Favouring a gritty aesthetic, Park’s ‘revenge is a dish best served cold’ first instalment of his Vengeance trilogy is a brutal and convoluted tragedy of interlocking fates as a child kidnapping goes awry.
Dir. Park Chan-wook
2002 | South Korea | Crime/Drama/Thriller | 121 mins | 2.35:1 | Korean
R21 (passed clean) for strong gruesome violence, strong sexuality, language and drug use
Cast: Shin Ha-kyun, Song Kang-ho, Bae Doona
Plot: A recently laid off factory worker kidnaps his former boss’ friend’s daughter, hoping to use the ransom money to pay for his sister’s kidney transplant.
Awards: Official Selection (Toronto & Berlinale)
Distributor: CJ Entertainment
Subject Matter: Slightly Disturbing – Revenge
Narrative Style: Slightly Complex
Pace: Slightly Slow
Audience Type: Slightly Arthouse
Viewed: The Projector
Sympathy for Mr. Vengeance was the last of Park Chan-wook’s films to favour a gritty aesthetic before he entered a more stylised phase with the slickly-executed Oldboy (2003), which is in my opinion still his finest work, and Lady Vengeance (2005), which is an elegant and poetic meditation on human brutality.
Mr. Vengeance is a raw, ‘revenge is a dish best served cold’ drama that should satisfy fans of Asian extreme movies with lots of bloodletting.
A child kidnapping goes awry as the kidnapper, Ryu (Shin Ha-kyun from Park’s earlier Joint Security Area), a deaf-mute who hopes to raise enough money to save her terminally-ill sister through the services of an illegal organ transplant syndicate, faces a series of unexpected complications.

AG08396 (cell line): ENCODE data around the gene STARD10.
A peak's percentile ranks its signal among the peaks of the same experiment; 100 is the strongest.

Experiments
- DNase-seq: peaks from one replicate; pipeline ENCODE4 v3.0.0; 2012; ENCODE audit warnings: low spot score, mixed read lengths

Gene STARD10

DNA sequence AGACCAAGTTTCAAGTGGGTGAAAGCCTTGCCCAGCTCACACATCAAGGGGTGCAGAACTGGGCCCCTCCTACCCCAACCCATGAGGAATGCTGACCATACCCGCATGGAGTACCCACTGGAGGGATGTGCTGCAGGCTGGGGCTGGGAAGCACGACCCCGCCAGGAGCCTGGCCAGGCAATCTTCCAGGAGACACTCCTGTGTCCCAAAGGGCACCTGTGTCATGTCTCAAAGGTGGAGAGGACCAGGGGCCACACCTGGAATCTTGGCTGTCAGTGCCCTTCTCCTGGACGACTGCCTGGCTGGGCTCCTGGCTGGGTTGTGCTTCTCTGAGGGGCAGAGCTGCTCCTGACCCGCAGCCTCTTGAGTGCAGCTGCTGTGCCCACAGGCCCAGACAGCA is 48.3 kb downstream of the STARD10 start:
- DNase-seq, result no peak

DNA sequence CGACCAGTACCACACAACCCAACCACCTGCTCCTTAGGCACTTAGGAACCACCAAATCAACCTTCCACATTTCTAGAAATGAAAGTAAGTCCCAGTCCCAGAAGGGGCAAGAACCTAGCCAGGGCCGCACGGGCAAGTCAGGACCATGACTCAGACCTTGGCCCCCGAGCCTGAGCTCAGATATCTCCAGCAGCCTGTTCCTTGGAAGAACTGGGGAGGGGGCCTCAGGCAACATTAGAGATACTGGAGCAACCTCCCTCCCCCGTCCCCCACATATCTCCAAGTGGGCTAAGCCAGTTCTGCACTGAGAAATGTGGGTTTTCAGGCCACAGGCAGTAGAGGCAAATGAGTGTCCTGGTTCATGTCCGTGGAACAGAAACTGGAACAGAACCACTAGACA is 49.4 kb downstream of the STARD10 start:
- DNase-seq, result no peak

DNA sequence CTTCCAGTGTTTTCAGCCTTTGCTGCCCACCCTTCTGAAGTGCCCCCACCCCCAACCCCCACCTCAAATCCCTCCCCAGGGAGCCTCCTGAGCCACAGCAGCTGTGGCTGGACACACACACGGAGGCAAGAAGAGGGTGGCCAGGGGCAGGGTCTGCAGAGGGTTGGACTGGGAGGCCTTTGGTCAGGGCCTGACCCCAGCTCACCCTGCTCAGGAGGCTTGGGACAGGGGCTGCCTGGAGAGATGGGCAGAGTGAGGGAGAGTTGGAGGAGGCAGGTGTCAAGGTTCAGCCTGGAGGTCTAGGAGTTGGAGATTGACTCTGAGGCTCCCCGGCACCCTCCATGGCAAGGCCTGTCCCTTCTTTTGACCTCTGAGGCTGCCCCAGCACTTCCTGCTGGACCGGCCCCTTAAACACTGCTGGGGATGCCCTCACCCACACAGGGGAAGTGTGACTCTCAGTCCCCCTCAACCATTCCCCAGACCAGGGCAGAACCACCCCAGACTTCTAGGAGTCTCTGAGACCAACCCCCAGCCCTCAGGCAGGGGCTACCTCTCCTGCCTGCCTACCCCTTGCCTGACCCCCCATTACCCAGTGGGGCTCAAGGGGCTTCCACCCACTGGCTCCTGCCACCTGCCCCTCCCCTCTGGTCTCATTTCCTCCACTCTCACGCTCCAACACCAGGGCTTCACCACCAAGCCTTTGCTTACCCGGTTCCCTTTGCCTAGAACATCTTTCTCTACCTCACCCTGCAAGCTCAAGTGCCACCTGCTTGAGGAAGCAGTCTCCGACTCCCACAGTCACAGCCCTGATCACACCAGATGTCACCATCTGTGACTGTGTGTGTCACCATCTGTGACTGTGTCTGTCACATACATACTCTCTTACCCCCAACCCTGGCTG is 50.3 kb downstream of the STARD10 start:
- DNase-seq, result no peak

A young Song Kang-ho plays the aggrieved father of the kidnapped girl who deviously takes the law into his own hands.
“I know you’re a good guy… but you know why I have to kill you.”
Park’s film is a tragedy of interlocking fates and devastating consequences, but while intriguing as a premise, the violence-begets-violence plotting is at best convoluted.
The film isn’t as engrossing as expected, and perhaps the least audience-friendly of the trio of movies, with Park’s editing choices sometimes leaving it wanting for pace.
Park’s creativity as a filmmaker, however, is obvious, as he throws everything he knows and wants to do at that point into the narrative and characterisations, including what could be the first sex scene in film history to feature sign language.
Unlike the latter two films which feature operatic waltzes and stirring lullabies, Mr. Vengeance is rather minimalist in its use of music—or more specifically, Park employs what might be described as dissonant, experimental music that evokes the unhinged evil that lurks callously in these tormented characters.
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